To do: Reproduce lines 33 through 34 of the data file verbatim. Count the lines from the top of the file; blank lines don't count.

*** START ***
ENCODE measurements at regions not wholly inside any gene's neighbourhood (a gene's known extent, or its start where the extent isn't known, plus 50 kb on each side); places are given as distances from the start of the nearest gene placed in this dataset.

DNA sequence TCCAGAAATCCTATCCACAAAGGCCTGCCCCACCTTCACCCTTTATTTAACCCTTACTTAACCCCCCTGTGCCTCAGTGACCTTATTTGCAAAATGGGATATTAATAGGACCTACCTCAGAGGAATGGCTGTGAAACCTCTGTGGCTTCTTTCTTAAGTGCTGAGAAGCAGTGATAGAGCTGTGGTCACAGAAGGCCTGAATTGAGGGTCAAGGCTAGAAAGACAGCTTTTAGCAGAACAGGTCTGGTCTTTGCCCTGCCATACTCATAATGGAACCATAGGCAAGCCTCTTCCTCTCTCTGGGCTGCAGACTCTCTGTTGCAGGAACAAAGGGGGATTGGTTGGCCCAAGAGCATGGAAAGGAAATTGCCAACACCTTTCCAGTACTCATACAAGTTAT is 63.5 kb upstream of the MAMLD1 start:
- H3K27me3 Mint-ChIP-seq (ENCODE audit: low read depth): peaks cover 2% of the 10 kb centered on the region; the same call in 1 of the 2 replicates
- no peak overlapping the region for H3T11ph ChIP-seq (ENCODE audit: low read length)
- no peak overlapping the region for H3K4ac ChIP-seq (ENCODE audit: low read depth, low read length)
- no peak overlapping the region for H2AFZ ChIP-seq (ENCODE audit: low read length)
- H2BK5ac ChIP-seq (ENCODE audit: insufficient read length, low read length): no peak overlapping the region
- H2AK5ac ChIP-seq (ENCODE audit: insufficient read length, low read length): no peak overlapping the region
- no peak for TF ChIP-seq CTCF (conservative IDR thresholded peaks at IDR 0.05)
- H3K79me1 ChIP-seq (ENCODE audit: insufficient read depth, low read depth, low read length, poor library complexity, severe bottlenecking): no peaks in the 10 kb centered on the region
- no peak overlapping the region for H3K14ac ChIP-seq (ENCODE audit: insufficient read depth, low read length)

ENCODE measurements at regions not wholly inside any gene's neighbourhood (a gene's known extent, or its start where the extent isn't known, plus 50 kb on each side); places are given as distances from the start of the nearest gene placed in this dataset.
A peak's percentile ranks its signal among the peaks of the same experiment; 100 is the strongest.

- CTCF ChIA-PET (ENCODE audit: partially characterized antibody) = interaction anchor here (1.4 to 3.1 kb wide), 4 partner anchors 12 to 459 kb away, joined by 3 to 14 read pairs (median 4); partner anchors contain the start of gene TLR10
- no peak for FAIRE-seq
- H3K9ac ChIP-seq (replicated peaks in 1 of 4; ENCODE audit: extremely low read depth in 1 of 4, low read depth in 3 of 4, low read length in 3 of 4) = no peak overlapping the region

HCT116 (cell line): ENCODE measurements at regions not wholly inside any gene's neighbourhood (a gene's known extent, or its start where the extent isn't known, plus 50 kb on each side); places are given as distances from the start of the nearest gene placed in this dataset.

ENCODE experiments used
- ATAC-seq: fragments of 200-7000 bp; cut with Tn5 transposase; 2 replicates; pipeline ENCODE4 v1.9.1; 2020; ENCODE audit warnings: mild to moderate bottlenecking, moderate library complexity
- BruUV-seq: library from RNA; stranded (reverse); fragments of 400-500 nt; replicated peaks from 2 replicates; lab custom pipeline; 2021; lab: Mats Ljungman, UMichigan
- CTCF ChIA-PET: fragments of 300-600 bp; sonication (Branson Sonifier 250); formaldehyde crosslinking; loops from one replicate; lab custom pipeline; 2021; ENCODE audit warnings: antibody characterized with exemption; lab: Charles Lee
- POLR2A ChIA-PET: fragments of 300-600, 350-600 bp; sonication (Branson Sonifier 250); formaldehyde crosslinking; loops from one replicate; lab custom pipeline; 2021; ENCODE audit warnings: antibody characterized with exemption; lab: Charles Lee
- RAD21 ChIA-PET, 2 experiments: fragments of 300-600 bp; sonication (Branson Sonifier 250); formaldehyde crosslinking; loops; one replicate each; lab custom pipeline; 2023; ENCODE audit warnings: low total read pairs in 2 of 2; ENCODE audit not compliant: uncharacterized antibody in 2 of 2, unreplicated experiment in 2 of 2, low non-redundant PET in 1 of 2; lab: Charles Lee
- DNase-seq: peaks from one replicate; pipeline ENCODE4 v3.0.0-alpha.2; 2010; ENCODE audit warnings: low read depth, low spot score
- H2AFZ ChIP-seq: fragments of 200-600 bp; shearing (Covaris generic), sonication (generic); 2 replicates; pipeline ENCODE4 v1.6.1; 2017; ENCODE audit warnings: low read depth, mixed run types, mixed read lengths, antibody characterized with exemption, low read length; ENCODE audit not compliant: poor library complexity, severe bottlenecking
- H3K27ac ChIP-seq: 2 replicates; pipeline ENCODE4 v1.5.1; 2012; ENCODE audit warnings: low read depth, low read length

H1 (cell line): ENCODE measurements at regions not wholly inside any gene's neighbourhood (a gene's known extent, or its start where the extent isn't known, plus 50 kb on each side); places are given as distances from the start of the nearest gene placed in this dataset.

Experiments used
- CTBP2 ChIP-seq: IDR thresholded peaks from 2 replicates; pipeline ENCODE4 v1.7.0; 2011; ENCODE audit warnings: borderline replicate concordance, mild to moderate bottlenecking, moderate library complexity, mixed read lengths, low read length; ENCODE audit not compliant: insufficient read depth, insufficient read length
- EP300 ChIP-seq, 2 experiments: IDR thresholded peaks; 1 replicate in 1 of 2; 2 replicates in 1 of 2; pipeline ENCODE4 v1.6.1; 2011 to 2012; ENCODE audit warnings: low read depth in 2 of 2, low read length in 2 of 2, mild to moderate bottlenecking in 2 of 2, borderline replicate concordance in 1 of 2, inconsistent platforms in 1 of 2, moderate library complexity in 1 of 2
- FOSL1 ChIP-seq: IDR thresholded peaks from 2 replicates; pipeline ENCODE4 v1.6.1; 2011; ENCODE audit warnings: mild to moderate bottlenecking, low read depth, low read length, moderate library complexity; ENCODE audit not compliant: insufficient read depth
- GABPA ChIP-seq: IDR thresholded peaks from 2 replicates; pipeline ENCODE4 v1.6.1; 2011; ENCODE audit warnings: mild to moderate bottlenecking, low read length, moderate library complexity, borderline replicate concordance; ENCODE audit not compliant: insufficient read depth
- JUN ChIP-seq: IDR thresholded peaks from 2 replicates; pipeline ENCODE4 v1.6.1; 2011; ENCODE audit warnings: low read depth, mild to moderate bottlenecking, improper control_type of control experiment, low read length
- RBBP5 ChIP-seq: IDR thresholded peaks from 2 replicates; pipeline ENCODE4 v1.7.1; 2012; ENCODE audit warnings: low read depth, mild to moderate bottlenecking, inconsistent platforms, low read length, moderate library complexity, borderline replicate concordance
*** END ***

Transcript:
- JUN ChIP-seq: IDR thresholded peaks from 2 replicates; pipeline ENCODE4 v1.6.1; 2011; ENCODE audit warnings: low read depth, mild to moderate bottlenecking, improper control_type of control experiment, low read length
- RBBP5 ChIP-seq: IDR thresholded peaks from 2 replicates; pipeline ENCODE4 v1.7.1; 2012; ENCODE audit warnings: low read depth, mild to moderate bottlenecking, inconsistent platforms, low read length, moderate library complexity, borderline replicate concordance